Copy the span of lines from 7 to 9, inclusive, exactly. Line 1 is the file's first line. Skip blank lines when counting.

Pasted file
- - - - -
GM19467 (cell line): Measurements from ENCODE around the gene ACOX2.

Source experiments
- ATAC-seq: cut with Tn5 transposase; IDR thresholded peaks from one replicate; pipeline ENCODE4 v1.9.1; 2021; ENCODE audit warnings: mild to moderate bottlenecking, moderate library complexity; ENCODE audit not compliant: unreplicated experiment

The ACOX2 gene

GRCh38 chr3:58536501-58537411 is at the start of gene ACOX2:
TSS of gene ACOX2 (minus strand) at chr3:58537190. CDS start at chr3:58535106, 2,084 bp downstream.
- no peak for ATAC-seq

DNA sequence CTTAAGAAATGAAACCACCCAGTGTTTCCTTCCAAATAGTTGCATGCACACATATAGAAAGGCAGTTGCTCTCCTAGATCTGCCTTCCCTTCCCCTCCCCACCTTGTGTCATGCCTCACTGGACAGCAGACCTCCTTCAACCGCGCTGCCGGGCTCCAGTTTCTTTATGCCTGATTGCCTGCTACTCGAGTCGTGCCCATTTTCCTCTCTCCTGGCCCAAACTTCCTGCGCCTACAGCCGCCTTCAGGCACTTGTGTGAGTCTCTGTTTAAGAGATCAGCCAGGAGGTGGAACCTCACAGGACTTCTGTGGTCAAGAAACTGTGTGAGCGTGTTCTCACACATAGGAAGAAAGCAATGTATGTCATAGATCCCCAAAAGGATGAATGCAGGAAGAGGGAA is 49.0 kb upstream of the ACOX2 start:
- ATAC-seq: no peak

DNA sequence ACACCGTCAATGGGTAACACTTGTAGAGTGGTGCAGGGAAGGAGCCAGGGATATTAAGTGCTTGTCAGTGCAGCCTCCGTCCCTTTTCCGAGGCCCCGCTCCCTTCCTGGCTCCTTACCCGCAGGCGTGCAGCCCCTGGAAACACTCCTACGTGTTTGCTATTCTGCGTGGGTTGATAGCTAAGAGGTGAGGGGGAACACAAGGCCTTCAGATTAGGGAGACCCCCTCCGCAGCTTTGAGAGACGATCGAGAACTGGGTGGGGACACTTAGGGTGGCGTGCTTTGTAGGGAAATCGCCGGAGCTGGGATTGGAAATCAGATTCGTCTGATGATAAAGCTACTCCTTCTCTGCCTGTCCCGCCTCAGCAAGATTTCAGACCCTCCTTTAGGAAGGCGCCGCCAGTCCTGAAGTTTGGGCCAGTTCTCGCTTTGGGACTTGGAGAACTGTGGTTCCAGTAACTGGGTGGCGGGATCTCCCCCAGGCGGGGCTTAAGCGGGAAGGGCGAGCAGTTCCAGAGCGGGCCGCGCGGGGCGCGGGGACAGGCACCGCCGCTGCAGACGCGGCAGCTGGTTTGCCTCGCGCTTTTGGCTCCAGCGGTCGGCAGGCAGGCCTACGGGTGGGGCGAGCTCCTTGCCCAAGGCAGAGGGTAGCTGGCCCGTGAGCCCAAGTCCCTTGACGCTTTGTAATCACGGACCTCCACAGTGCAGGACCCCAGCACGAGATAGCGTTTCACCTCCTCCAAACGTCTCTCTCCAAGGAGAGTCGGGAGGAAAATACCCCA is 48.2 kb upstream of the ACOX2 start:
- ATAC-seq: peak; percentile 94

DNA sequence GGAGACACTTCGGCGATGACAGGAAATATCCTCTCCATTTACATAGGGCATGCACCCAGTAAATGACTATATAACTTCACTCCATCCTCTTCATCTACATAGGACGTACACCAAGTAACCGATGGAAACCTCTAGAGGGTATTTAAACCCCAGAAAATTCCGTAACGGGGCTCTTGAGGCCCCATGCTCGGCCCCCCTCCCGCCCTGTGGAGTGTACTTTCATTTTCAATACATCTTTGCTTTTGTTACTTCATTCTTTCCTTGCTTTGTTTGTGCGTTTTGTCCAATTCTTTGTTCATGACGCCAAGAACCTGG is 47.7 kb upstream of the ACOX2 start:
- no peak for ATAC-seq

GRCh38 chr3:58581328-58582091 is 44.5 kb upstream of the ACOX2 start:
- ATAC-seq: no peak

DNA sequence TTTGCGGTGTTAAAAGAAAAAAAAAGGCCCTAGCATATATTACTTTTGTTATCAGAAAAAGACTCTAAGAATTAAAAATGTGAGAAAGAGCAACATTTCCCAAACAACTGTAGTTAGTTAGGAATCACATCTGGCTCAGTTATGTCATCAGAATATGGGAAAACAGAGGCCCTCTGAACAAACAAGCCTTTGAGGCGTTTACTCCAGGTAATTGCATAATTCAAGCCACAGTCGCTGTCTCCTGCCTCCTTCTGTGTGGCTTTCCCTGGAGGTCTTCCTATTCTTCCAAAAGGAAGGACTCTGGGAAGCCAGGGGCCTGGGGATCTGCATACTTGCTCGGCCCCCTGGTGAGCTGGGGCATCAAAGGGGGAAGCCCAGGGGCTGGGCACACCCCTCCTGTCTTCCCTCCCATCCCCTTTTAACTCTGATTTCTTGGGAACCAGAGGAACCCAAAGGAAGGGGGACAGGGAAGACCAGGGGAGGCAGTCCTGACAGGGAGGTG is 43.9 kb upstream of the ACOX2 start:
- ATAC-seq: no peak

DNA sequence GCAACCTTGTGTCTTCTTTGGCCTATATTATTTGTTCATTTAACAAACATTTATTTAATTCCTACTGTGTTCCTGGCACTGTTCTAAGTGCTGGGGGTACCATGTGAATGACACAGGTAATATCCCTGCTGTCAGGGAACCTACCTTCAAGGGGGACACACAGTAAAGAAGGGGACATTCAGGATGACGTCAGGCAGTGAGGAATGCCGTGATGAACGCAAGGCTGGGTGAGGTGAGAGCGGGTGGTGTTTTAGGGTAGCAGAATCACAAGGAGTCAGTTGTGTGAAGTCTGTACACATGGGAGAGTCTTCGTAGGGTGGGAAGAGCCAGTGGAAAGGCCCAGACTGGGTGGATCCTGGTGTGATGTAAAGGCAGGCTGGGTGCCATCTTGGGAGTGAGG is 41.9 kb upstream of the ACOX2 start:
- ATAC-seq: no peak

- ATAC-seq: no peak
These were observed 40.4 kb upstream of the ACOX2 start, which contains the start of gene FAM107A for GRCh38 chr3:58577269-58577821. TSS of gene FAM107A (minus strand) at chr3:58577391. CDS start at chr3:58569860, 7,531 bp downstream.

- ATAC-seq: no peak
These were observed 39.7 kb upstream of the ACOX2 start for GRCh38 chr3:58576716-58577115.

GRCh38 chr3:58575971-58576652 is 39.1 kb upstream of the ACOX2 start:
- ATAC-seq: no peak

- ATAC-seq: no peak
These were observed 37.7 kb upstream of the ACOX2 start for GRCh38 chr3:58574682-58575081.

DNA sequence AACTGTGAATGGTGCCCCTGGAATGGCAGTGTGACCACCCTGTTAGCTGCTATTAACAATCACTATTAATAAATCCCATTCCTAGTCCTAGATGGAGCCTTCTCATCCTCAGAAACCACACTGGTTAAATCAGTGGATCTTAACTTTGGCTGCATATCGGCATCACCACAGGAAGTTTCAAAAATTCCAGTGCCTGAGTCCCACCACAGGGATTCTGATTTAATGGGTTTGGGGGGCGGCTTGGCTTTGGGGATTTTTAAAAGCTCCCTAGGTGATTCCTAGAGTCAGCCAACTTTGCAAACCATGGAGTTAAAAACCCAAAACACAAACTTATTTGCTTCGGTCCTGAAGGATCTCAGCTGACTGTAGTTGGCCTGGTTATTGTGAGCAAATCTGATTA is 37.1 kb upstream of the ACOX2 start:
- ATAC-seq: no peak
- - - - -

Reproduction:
- no peak for ATAC-seq

DNA sequence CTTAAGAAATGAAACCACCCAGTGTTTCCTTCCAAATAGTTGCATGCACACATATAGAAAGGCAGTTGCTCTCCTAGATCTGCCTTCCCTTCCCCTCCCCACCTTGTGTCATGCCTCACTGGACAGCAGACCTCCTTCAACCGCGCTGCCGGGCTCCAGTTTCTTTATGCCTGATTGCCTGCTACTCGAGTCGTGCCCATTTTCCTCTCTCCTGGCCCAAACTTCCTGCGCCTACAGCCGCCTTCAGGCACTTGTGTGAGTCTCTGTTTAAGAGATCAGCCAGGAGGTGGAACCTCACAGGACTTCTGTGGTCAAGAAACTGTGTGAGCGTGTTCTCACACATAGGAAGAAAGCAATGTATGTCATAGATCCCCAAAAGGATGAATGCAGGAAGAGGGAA is 49.0 kb upstream of the ACOX2 start:
- ATAC-seq: no peak